The following was written by Dave Ling in October 2005 for the sleeve notes of the 2006 album ‘Reflections – The Anthology’
During the mid-to-late 1980s, Britain’s homegrown melodic hard rock scene was blessed with an embarrassment of riches. No one who lived through the era could forget the hook-friendly quality of (takes a deep breath…) FM, Tobruk, Strangeways, Dare, Terraplane, Lionheart, Heavy Pettin’, Airrace, Bronz, Partners In Crime, Alaska, Grand Prix, John Parr, Virginia Wolf, Kooga, Robin George, Cutting Crew, Rio or indeed the subject of this two-CD retrospective, Birmingham’s own Shy. Unlike many of the aforementioned acts, however, Shy could easily be distinguished from the pack. And they still can.
The band’s origins date back to 1980, when they were known as Trojan. The Trojan sound was surprisingly heavy, ‘Dreamer Deceiver’ by Midlands neighbours Judas Priest sometimes slipped into their live set.
In a fortuitous coincidence, vocalist Tony Mills was sacked by his former band on the day before the nucleus of guitarist Steve Harris, classically trained keyboardist Paddy McKenna, bassist Mark Badrick and drummer Alan Kelly received an offer to make an album for Ebony Records. They’d already tested the water with the track ‘Tonight’, which featured on the Hull-based label’s compilation disc, Metal Warriors.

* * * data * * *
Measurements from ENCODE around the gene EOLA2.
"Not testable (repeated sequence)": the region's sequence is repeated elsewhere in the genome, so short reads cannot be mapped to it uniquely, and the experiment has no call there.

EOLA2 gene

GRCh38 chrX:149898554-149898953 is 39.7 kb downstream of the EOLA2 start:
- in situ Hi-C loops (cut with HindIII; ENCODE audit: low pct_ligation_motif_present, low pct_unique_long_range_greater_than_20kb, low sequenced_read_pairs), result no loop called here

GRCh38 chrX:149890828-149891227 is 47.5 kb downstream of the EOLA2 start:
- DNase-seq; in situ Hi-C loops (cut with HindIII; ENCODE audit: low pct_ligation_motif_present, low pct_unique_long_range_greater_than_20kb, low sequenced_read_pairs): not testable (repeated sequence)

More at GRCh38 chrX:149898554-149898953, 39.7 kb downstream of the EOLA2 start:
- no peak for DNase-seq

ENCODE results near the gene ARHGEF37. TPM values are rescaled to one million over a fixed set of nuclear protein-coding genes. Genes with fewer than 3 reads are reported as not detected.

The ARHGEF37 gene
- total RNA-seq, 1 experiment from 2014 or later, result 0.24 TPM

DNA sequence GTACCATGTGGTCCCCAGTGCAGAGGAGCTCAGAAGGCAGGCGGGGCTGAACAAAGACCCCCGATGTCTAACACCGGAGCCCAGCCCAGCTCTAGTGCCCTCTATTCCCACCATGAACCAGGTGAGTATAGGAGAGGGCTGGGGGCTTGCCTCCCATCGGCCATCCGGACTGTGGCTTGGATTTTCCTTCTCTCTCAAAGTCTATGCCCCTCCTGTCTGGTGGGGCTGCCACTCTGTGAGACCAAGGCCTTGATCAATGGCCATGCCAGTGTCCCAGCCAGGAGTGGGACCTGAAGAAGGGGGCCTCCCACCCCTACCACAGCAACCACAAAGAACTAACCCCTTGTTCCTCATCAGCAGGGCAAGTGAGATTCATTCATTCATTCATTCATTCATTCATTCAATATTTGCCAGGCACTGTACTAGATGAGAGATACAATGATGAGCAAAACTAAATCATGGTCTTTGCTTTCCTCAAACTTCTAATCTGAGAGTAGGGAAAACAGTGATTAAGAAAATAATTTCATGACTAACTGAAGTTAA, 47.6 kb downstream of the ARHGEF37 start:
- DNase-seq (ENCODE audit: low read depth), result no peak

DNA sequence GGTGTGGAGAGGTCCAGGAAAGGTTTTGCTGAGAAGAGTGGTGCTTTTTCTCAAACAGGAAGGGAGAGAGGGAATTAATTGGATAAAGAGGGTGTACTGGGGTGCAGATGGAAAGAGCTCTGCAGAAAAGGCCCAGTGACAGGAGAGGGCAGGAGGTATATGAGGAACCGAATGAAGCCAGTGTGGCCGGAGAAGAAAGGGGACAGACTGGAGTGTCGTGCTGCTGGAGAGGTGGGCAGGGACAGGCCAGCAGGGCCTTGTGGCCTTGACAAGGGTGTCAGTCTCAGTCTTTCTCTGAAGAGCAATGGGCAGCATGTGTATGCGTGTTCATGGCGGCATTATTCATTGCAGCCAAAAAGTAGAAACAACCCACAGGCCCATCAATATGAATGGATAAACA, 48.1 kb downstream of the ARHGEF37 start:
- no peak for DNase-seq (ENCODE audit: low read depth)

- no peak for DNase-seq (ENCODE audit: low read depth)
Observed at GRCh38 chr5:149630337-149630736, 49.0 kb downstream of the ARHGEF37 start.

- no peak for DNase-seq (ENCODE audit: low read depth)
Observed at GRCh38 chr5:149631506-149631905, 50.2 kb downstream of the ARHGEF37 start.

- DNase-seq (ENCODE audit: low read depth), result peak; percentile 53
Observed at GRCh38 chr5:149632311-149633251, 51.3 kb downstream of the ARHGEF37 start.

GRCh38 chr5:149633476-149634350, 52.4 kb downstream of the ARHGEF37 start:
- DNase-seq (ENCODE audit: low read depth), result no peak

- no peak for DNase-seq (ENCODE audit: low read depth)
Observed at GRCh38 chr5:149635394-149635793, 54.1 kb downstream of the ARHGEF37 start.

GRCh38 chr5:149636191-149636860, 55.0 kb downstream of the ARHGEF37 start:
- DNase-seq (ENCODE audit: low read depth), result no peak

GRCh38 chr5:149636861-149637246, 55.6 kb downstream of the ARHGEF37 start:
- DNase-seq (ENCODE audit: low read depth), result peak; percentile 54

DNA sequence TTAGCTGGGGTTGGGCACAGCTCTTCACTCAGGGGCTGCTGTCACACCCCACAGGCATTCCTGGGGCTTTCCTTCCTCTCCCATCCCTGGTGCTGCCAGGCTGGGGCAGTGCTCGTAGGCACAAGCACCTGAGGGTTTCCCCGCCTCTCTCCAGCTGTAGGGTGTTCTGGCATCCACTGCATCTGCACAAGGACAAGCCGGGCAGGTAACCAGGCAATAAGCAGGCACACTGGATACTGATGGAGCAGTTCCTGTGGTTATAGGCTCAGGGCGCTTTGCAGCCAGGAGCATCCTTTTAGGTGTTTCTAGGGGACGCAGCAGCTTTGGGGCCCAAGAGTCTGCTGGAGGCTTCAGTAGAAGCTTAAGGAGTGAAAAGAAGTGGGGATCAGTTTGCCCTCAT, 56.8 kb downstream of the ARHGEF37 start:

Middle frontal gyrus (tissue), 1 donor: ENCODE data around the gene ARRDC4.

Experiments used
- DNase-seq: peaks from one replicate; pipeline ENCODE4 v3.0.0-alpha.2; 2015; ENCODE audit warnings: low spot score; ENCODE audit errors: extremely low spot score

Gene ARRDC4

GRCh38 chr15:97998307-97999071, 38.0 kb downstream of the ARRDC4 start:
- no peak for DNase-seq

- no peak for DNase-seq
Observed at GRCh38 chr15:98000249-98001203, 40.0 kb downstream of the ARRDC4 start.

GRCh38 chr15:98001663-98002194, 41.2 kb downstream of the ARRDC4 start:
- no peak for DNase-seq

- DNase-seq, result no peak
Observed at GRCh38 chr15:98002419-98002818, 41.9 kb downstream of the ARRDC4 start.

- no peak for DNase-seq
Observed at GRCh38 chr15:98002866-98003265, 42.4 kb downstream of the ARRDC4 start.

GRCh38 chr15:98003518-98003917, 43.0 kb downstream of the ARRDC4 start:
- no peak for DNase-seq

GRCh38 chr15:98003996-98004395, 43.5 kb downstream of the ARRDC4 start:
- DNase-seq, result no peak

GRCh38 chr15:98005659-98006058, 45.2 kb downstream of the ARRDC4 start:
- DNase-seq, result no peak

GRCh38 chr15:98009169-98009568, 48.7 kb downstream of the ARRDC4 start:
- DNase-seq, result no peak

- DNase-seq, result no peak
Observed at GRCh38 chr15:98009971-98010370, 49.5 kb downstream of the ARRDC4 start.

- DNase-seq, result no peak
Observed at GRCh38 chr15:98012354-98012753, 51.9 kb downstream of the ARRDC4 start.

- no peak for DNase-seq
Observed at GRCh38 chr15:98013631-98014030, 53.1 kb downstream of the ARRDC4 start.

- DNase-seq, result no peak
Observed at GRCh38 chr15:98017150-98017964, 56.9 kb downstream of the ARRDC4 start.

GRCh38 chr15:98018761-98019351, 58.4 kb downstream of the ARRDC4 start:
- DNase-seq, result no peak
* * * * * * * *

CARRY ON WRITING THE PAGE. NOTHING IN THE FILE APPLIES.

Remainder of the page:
Gradually the music became more commercial and intricate, Mills’ habit of wearing Bowie-esque make-up also winning them extra attention. In late 1983, the debut album, Once Bitten… Twice Shy was referred to in 1983 as “perhaps the greatest English pomp rock album of all time” by Kerrang!’s Xavier Russell. However, a precedent was set when the same magazine interviewed the band. Besides griping about having paid for his own copy of the album, their journalist’s patronising, sarcastic article (“If cities were people, then culturally Birmingham would be buffoon-like comedian Arthur Mullard”) baited Shy unnecessarily, initiating a sometimes frosty relationship with the gentlemen of the press.
Having being chatted up in the lavatories of what he’d failed to recognise as a gay bar, and in full spandex regalia during a post-gig celebration, Mills dispensed with the facial embellishments. “I was so nïave,” he now laughs. “All those guys wearing big medallions, dancing with one another. I’ve never run down a flight of stairs to fast in my life. The make-up had to go.”
Meanwhile, Badrick’s love of kung fu resulted in too many broken fingers and thumbs, so ex-Trouble man Roy Davis succeeded him by the time Shy moved to RCA Records for their next album, recorded with Tony Platt. Impressed by his credentials with Foreigner and AC/DC – Platt was Mutt Lange’s favoured choice of engineer – Tony came to Shy having completed Uriah Heep’s Equator album.